A to Z of Engineering

Engineering is all around us! We’re exploring an A to Z of everything engineering from acoustics to zoos.

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A to Z of Engineering: B is for Bridges

There are lots of different types of bridges and every single one needs a team of engineers to build it

Welcome to Engineer Academy where we’re exploring an A to Z of Engineering – everything from acoustics to zoos.

In each episode, we spin the wheel to find out what type of engineering we’ll be exploring with the help of Engers, our engineering expert.  

You can listen to the full series of the A to Z of Engineering here.

Let’s take a look at Bridge Engineering.

You’ll find bridges pretty much everywhere – some are massive structures that span valleys and rivers, others are smaller to help us cross motorways and railway lines.  

landscape photography of gray concrete bridge

They can be made from many different materials from wood and stone to metal and concrete and did you know there are over 75,000 bridges across the UK.  The oldest is Lincoln’s High Bridge which was built over 800 years ago.  And the longest?  That’s Bromford Viaduct which carries the M6 motorway along the River Tame valley – it’s a whopping 3.5 miles.  At the other end of the scale, the UKs lowest bridge is just 30 inches high!  So that’s the 101 – but how are bridges made?  Let’s ask Engers to help us get across the topic!

Bridges come in all shapes and sizes but there’s only actually a handful of styles.  First up – Arch Bridges, whose main feature is… yes you’ve got it, an arch shaped structure.  Arches are held by abutments and pillars which carry the weight and force of the entire bridge structure.  

white bridge over the sea during daytime

Then there are Beam Bridges.  These are probably the simplest type of bridge – imagine a plank of wood across two chairs, although they can have more than two supporting structures.  

architectural photography of gray road

Cantilever Bridges are next – they’re a bit like an Arch Bridge but are held up with horizontal structures which are supported at each end. The Forth Bridge in Scotland is a famous example of a cantilever bridge.

golden gate bridge san francisco california

Suspension Bridges use ropes or cables from vertical suspenders to hold the weight of the bridge deck and traffic.  The Humber Bridge is the UK’s largest example of a suspension bridge.

And finally, there’s Truss Bridges which use a diagonal mesh of triangle-shaped posts above the bridge to distribute forces across the entire bridge structure.  Next time you cross a bridge, try and figure out what type it is!

Bridges and engineering have gone hand in hand since the earliest days, and that’s because there are several challenges to be tackled when designing and building them.  It’s vital they’re strong enough to carry the loads and safe for people, animals and traffic.  After all, no one wants to end up in the sea!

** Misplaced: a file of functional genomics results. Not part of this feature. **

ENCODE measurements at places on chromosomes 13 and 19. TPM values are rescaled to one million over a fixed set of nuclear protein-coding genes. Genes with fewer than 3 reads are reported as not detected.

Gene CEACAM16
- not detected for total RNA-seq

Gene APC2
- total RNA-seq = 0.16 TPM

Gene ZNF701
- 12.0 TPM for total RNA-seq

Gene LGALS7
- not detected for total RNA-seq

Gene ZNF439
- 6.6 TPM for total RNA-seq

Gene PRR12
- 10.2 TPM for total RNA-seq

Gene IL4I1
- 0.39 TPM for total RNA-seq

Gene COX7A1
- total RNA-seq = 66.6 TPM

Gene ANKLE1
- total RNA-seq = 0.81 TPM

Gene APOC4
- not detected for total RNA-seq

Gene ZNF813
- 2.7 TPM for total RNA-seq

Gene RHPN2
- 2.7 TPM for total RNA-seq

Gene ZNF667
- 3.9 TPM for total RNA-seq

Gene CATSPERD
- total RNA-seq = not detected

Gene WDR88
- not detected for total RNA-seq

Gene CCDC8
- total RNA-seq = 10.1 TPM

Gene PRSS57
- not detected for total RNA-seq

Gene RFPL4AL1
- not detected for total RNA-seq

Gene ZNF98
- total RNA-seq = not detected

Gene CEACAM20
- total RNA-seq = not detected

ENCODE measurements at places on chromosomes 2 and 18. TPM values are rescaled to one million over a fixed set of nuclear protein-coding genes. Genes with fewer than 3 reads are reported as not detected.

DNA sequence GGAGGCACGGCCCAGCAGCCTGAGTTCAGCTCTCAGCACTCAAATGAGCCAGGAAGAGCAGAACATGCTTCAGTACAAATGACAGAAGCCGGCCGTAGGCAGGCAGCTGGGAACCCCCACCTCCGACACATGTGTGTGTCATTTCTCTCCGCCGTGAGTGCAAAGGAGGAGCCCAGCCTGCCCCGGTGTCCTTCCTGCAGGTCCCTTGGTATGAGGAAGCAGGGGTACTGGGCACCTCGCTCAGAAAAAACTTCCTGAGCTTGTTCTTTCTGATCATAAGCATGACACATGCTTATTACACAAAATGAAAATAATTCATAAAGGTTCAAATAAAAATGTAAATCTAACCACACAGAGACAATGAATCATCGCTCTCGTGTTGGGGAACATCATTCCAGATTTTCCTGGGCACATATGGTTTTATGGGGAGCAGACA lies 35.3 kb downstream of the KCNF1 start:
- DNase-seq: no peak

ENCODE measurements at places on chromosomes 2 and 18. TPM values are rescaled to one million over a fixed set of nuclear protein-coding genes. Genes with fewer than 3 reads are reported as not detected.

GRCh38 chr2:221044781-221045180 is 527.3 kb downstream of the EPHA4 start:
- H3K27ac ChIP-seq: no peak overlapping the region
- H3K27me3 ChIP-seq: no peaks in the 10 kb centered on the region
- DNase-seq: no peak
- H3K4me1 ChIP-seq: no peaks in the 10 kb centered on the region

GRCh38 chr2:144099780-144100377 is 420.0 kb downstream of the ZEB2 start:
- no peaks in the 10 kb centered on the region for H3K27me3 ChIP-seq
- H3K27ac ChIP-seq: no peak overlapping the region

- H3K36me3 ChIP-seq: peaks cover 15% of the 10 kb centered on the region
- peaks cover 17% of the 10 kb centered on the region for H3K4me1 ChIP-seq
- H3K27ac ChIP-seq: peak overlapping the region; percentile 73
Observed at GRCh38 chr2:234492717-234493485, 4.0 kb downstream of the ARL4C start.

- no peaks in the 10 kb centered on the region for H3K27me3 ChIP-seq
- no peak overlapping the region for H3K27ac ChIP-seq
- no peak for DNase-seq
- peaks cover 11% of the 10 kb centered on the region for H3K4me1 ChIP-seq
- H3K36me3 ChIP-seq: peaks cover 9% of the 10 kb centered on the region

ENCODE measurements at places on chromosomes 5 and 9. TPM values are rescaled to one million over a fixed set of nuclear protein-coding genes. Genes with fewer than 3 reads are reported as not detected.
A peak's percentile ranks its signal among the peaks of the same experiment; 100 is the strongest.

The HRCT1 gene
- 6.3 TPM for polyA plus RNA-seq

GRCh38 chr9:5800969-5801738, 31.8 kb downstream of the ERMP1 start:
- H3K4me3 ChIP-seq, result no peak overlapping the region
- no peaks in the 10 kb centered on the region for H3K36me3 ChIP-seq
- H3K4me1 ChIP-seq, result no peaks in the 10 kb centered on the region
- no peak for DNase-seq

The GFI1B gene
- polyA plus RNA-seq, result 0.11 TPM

And as they’ll be expected to last a very long time, they’re quite expensive and time consuming to build.                       

So how are they built?  It’s down to Structural engineers, who start by asking a lot of questions, like what’s the terrain like which will determine what materials and types of foundations are used; is the area at risk of flooding or in a place with high winds; and what’s the geology like – do we need to take account of earthquakes and hurricanes?  

Other questions will include what sort of forces they expect the bridge to carry.  Will it be traffic such as trucks and cars, or railway trains – and crucially how many?  They’ll need to work out if all these stresses and strains could take place at the same time – for example, a bridge might have to withstand heavy traffic AND an earthquake.  The engineers need to determine something called the highest potential load.  They’ll use software to calculate all these forces – all of which helps a design to be drawn up.  In fact, they might actually produce a selection of design ideas!

man in black jacket and black pants standing on brown wooden dock during daytime

As well as the structure itself, other elements that they will need to factor in are security, lighting, intelligent transport and more.  There’s been a tradition for hundreds of years to make bridges beautiful as well as functional – but safety always comes first.  So now they have a design, it’s time to get building!

For many years, the four primary materials used for bridges have been wood, stone, iron and concrete.  Of these, iron has had the greatest impact on modern bridges.  From iron – steel is made, and steel is used to make reinforced and pre-stressed concrete – which is a type of concrete that contains steel bars to add strength. Modern bridges are almost exclusively built with steel, reinforced concrete and pre-stressed concrete, which reduces the amount of steel and concrete needed in a structure, resulting in lighter and less expensive designs.

But there are new innovations all the time – for example, the 30 metre Easter Dawyck Bridge in Scotland is made from 50 tonnes of recycled plastic!  It’s light and extremely stable, doesn’t corrode, rust or need painting.

And that’s our take on the letter B – it’s been BRILLIANT!  

If you would like to check out some other types of engineering, why not check out Bio-Mechanical, Biochemical, Biomedical or Engineering

Join us again next time to spin the wheel and explore another letter in the A to Z of Engineering!

Engineer Academy: A to Z of Engineering.

Created with support from a Royal Academy of Engineering Ingenious Grant 

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A to Z of Engineering

Engineering is all around us! We’re exploring an A to Z of everything engineering from acoustics to zoos.

More From A to Z of Engineering